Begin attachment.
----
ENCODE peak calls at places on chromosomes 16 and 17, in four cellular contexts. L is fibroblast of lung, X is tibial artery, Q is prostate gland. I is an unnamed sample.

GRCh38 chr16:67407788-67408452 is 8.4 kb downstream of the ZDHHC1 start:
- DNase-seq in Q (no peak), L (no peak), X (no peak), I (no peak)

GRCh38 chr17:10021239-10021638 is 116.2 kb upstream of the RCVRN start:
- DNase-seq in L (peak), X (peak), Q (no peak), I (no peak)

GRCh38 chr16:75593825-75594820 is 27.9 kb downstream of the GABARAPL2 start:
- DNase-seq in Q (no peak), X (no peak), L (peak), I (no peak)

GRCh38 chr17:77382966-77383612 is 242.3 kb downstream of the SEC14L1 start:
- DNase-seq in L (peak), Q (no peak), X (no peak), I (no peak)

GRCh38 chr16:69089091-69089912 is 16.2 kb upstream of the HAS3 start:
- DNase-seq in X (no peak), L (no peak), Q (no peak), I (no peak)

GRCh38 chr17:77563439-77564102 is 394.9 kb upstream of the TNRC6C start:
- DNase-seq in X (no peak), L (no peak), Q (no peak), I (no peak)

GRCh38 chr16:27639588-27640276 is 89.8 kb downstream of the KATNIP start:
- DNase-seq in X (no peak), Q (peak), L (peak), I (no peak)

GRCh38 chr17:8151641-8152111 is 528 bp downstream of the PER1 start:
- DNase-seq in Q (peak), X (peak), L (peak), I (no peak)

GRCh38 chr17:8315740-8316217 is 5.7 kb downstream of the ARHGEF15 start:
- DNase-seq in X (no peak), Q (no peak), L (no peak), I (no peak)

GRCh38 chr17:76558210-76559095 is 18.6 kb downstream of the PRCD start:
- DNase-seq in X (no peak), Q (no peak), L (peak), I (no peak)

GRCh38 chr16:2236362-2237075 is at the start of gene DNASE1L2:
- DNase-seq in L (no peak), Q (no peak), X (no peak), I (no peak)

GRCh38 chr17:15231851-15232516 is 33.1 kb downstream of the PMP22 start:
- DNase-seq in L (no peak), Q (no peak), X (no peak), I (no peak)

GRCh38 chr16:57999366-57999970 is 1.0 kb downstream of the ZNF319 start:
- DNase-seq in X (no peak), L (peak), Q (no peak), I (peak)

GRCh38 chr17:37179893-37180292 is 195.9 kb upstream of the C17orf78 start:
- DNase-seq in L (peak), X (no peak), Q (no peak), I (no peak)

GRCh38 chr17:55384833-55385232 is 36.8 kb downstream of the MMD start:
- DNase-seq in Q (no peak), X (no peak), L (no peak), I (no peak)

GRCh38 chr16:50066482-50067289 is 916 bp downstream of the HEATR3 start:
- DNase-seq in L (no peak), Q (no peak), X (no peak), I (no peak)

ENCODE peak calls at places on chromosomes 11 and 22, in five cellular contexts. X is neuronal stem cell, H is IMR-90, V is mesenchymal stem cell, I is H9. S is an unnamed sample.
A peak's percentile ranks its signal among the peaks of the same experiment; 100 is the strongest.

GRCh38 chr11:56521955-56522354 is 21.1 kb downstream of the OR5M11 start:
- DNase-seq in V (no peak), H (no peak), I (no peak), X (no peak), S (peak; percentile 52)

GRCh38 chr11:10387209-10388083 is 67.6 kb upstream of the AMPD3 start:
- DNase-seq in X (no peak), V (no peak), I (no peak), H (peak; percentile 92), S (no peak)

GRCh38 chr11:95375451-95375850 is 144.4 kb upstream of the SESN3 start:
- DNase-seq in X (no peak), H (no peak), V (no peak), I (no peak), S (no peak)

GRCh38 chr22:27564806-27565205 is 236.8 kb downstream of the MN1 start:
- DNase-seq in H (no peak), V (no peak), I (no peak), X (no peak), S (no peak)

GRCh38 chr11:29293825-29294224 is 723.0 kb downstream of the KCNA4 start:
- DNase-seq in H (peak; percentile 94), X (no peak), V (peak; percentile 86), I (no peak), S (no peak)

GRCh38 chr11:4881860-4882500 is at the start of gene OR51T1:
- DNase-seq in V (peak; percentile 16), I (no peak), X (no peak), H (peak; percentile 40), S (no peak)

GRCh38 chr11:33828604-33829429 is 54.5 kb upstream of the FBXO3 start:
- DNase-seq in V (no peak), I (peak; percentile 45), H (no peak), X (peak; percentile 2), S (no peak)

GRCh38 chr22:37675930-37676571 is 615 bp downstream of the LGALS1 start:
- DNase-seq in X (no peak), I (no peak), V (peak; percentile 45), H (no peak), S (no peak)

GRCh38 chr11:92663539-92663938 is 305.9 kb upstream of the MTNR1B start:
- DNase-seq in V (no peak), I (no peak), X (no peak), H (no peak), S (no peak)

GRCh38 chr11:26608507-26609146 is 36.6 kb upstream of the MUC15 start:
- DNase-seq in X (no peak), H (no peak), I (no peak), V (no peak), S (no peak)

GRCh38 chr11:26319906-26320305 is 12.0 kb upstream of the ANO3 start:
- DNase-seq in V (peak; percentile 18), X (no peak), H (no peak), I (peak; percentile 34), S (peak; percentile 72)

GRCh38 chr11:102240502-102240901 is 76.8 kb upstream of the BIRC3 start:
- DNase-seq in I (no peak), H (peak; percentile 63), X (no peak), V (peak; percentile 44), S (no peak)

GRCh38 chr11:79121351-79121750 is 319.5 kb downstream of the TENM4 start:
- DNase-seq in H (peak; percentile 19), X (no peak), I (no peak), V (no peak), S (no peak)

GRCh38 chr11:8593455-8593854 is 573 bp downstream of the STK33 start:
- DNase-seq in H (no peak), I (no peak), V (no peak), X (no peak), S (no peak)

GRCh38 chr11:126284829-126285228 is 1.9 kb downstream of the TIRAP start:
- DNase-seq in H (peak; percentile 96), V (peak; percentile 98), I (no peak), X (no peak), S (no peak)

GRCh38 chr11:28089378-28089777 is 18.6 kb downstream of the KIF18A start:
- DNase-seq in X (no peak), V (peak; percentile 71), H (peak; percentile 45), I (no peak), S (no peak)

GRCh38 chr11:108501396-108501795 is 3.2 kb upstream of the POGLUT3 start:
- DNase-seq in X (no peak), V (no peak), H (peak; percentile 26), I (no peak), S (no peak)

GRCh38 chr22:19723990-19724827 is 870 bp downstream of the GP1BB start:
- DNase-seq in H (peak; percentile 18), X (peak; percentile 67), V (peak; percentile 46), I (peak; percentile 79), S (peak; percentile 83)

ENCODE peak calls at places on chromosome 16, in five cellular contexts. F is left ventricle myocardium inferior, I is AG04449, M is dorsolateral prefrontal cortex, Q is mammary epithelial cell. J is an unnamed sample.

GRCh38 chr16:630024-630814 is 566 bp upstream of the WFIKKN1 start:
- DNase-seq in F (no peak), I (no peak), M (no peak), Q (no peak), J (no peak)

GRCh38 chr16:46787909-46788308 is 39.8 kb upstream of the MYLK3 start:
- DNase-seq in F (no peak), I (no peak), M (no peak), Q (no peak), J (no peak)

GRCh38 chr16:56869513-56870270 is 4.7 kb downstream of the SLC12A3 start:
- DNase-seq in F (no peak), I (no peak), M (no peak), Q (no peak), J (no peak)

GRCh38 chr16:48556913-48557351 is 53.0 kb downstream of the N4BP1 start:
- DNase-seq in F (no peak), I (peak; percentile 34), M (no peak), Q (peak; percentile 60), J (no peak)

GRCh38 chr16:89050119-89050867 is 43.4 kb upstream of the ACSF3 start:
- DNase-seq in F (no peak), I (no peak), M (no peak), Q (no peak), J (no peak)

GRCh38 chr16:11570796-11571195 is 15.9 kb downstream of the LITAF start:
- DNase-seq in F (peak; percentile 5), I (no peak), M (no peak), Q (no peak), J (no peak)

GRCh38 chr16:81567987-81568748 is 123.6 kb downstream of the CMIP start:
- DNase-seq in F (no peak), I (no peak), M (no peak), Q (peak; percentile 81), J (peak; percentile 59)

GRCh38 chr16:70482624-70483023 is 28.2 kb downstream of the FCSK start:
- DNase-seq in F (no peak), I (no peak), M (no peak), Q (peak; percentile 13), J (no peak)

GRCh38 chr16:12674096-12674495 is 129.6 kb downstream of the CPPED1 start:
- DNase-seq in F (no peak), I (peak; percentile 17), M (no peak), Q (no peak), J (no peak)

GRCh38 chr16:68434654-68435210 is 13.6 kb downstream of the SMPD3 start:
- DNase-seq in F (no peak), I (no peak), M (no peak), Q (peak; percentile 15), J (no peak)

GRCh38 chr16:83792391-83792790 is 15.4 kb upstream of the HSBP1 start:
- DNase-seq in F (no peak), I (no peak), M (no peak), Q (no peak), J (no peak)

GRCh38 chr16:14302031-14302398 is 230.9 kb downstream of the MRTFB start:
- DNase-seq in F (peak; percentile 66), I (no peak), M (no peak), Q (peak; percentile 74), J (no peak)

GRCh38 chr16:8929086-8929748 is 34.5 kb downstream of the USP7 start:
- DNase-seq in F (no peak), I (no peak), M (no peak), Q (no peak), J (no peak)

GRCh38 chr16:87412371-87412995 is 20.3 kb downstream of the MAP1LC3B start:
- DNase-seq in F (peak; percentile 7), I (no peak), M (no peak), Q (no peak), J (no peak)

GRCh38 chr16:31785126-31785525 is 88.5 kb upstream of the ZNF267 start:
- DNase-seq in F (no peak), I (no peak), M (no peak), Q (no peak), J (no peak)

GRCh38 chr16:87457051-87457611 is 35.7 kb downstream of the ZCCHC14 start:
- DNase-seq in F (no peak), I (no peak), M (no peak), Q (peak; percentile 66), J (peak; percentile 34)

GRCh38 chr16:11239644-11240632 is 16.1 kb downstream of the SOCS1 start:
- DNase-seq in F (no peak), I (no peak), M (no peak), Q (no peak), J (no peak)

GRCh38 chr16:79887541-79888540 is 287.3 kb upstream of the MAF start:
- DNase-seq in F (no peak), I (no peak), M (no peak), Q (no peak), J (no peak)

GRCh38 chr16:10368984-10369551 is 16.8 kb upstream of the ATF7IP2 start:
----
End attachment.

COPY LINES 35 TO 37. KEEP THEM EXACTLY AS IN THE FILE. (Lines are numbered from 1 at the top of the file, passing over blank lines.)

A peak's percentile ranks its signal among the peaks of the same experiment; 100 is the strongest.

GRCh38 chr11:56521955-56522354 is 21.1 kb downstream of the OR5M11 start:
- DNase-seq in V (no peak), H (no peak), I (no peak), X (no peak), S (peak; percentile 52)